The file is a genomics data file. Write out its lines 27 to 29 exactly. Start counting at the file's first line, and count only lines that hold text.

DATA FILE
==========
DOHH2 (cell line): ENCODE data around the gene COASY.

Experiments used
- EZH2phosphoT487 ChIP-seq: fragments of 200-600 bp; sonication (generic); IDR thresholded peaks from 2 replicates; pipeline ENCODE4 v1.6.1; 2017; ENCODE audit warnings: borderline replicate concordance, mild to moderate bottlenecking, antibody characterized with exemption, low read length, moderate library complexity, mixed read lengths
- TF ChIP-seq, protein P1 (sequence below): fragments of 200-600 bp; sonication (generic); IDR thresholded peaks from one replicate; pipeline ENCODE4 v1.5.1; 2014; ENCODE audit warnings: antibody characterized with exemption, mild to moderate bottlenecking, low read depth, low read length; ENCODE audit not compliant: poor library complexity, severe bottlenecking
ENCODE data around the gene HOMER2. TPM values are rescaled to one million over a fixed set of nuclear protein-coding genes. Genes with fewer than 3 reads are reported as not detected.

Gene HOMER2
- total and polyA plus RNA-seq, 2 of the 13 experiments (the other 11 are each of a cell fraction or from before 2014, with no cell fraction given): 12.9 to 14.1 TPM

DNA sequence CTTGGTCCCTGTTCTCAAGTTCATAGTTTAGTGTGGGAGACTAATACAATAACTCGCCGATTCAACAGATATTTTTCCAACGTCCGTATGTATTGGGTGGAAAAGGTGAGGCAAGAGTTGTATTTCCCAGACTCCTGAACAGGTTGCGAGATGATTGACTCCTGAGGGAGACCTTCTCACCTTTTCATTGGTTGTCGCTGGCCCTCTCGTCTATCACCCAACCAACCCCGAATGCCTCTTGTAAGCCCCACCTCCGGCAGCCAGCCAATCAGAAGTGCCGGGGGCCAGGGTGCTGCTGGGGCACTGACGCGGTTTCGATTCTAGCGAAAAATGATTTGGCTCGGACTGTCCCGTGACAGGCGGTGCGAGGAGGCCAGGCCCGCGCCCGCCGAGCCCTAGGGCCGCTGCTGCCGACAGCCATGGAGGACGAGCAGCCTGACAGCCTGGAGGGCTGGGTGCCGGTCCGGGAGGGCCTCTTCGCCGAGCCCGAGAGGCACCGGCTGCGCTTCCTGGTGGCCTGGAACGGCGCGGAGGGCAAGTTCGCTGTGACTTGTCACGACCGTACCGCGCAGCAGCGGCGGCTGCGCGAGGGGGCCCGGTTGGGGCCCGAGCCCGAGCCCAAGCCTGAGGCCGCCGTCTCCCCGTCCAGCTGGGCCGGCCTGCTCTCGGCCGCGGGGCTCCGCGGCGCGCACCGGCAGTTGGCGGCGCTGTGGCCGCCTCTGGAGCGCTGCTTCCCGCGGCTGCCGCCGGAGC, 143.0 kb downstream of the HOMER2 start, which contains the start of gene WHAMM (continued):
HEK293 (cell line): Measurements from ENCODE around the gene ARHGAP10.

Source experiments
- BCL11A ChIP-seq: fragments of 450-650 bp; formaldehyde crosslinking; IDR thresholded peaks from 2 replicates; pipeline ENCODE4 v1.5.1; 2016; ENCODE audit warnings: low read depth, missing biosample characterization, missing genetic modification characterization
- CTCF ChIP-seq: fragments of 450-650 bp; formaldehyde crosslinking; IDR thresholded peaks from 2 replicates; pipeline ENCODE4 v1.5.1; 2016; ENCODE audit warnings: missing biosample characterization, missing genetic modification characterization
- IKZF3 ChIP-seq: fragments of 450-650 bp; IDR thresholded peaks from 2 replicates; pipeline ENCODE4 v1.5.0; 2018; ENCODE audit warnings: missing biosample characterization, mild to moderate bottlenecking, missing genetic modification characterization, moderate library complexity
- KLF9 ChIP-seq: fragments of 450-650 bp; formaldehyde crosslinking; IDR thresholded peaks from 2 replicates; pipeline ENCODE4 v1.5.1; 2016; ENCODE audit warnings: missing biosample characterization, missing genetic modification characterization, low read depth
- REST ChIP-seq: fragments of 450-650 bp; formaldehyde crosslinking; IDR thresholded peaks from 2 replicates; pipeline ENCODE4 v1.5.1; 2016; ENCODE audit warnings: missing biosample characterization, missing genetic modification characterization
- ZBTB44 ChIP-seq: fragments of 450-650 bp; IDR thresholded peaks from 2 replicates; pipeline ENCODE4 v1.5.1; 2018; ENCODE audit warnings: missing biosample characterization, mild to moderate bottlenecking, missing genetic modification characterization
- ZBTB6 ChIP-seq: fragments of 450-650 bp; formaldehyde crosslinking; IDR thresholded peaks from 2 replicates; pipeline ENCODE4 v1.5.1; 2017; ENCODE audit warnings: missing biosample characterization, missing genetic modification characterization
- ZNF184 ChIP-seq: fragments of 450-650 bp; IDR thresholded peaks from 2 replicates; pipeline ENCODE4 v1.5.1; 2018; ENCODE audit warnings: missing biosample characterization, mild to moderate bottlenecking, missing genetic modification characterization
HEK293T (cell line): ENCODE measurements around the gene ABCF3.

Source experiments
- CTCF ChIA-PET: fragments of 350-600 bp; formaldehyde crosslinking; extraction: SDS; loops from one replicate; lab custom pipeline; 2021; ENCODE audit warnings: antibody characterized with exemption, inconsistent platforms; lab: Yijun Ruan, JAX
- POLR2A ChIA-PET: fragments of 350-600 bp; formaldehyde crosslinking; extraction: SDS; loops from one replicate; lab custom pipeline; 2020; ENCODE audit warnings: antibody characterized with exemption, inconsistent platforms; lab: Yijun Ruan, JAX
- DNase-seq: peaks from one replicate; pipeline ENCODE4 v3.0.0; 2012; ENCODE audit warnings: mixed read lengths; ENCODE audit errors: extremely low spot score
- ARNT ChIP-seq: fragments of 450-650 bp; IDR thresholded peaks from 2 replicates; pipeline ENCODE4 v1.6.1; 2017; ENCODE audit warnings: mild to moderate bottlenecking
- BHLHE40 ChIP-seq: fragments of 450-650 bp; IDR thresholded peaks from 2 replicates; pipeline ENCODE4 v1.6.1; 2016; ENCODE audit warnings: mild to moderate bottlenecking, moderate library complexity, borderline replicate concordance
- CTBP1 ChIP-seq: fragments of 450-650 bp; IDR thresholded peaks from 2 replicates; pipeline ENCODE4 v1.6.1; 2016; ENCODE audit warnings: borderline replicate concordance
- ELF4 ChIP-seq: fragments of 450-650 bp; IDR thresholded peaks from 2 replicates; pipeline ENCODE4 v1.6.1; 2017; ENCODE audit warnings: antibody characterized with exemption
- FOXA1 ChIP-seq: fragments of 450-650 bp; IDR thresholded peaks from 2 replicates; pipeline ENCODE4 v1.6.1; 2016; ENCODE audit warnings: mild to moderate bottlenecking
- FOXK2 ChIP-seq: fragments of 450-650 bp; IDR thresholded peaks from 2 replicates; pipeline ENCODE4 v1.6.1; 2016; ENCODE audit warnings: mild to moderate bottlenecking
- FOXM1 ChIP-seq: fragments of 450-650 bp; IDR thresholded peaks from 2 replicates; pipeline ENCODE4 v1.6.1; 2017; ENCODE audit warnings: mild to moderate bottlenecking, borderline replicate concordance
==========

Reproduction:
- ELF4 ChIP-seq: fragments of 450-650 bp; IDR thresholded peaks from 2 replicates; pipeline ENCODE4 v1.6.1; 2017; ENCODE audit warnings: antibody characterized with exemption
- FOXA1 ChIP-seq: fragments of 450-650 bp; IDR thresholded peaks from 2 replicates; pipeline ENCODE4 v1.6.1; 2016; ENCODE audit warnings: mild to moderate bottlenecking
- FOXK2 ChIP-seq: fragments of 450-650 bp; IDR thresholded peaks from 2 replicates; pipeline ENCODE4 v1.6.1; 2016; ENCODE audit warnings: mild to moderate bottlenecking